You might say, “It makes sense you’re overwhelmed because what’s happening is overwhelming. One of the things I can do is help you figure out what to read or see and what is important not to read or see right now - none of us can manage overwhelming feelings if we continue to be flooded by more overwhelming feelings.”
Another strategy is to help your child recognize their feelings rather than try to fight them. So replace “Don’t think about it!” with “When I feel overwhelmed with overwhelming feelings, I say hi to them — like ‘Hi scary thoughts and feelings’ — because this helps me remember that the feelings are a part of me, not all of me.”
Another strategy is to help your child recognize their feelings rather than try to fight them. Replace “Don’t think about it!” with “When I feel overwhelmed with overwhelming feelings, I say hi to them...”
After the initial conversation, what are some ways to check in with kids and gauge how they're processing things without unnecessarily digging up big feelings that the child has resolved?
I’d say: “Hey. I’m thinking about everything going on in Israel and Gaza and I wanted to check in. There’s nothing you can say or share or ask that is wrong or bad or too much for me. How are you doing?” And it’s okay to tell them you don’t have all of the answers. Our kids need our presence more than our answers right now.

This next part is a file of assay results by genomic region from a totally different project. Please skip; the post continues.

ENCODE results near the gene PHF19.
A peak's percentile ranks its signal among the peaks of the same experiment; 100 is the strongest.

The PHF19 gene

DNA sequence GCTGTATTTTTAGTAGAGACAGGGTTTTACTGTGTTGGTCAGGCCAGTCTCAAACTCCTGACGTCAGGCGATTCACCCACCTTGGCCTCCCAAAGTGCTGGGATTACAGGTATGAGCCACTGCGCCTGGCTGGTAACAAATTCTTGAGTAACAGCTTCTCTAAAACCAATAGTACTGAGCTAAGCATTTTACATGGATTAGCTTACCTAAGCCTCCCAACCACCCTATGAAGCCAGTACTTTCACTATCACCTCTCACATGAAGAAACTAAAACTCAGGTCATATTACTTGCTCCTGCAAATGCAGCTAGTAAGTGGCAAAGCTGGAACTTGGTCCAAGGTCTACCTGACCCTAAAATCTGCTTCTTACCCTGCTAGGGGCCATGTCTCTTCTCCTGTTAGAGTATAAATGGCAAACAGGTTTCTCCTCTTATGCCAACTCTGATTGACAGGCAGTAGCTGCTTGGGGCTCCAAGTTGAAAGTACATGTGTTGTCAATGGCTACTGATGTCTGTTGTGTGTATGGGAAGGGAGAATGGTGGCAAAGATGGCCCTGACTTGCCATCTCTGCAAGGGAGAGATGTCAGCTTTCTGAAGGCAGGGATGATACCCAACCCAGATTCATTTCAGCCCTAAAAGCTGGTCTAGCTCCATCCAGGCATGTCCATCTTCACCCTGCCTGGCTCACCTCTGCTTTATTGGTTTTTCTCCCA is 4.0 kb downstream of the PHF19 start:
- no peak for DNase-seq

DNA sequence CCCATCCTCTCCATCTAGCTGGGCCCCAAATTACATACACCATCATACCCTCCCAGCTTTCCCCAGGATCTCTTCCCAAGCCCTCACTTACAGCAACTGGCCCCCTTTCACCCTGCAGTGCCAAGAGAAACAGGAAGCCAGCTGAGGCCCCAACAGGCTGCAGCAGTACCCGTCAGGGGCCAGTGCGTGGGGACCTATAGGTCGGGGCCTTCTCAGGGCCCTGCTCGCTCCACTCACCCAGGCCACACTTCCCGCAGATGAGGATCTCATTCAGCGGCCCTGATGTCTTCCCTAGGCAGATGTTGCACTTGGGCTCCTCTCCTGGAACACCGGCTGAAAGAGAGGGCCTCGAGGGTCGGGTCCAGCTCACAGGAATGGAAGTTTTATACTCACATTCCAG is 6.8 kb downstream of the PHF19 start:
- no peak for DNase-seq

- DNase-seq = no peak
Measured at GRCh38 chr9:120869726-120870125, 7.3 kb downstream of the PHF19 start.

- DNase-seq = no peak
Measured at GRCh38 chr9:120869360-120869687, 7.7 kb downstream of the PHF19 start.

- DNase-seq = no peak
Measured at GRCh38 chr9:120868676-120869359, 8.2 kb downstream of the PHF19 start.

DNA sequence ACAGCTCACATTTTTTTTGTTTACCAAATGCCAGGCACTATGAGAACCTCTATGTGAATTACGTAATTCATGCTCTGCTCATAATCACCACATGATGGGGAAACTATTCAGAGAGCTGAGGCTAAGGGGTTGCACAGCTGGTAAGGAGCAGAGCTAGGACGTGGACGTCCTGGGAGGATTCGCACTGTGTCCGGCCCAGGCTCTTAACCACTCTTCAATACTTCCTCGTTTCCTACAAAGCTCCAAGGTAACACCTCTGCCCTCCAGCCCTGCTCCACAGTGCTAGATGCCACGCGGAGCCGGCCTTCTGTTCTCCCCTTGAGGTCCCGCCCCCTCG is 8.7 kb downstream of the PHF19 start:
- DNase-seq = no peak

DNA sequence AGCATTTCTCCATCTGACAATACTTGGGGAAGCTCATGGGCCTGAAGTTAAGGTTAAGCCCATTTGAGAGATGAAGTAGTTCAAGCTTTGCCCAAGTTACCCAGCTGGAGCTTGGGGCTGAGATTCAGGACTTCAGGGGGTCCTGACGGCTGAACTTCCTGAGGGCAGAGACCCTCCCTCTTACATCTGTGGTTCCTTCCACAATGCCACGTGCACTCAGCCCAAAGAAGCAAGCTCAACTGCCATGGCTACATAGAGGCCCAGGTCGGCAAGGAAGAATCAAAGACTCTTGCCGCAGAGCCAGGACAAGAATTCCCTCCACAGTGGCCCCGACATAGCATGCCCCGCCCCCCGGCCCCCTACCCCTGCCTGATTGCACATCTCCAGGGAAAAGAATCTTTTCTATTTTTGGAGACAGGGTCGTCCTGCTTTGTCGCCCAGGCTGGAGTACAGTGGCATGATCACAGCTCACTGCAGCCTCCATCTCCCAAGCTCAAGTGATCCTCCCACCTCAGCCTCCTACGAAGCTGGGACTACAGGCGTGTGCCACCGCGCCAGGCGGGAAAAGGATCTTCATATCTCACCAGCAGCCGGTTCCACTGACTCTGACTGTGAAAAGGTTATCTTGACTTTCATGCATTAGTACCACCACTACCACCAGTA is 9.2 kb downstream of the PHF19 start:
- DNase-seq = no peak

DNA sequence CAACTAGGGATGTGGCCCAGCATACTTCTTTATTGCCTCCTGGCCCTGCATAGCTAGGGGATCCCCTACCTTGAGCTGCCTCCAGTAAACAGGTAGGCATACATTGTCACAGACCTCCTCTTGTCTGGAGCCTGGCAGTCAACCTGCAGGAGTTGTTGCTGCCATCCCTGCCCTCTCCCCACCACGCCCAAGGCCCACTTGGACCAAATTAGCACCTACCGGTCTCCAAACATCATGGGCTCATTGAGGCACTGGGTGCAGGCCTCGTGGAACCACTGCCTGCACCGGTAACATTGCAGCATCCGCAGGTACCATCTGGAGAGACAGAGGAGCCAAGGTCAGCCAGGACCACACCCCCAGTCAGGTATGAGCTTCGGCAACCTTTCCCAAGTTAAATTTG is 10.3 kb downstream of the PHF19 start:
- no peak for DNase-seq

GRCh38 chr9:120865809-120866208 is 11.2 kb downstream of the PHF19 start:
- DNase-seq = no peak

How can we teach kids to advocate for themselves when their friends talk about war and don't feel comfortable with the conversation?
The first step is teaching them how to talk to themselves in these moments because only after kids ground themselves can they ever speak up to others. I’d practice a mantra with your kids. Something like, “I’m allowed to feel uncomfortable and I don’t have to be part of this.”
Once your children know how to ground themselves in this way, you may share and even role-play a script to friends that sounds like, “I don’t want to talk about this right now, so I’m going to leave this conversation.” Role play by first practicing the mantra, then taking a deep breath, and then practicing sharing these words with others.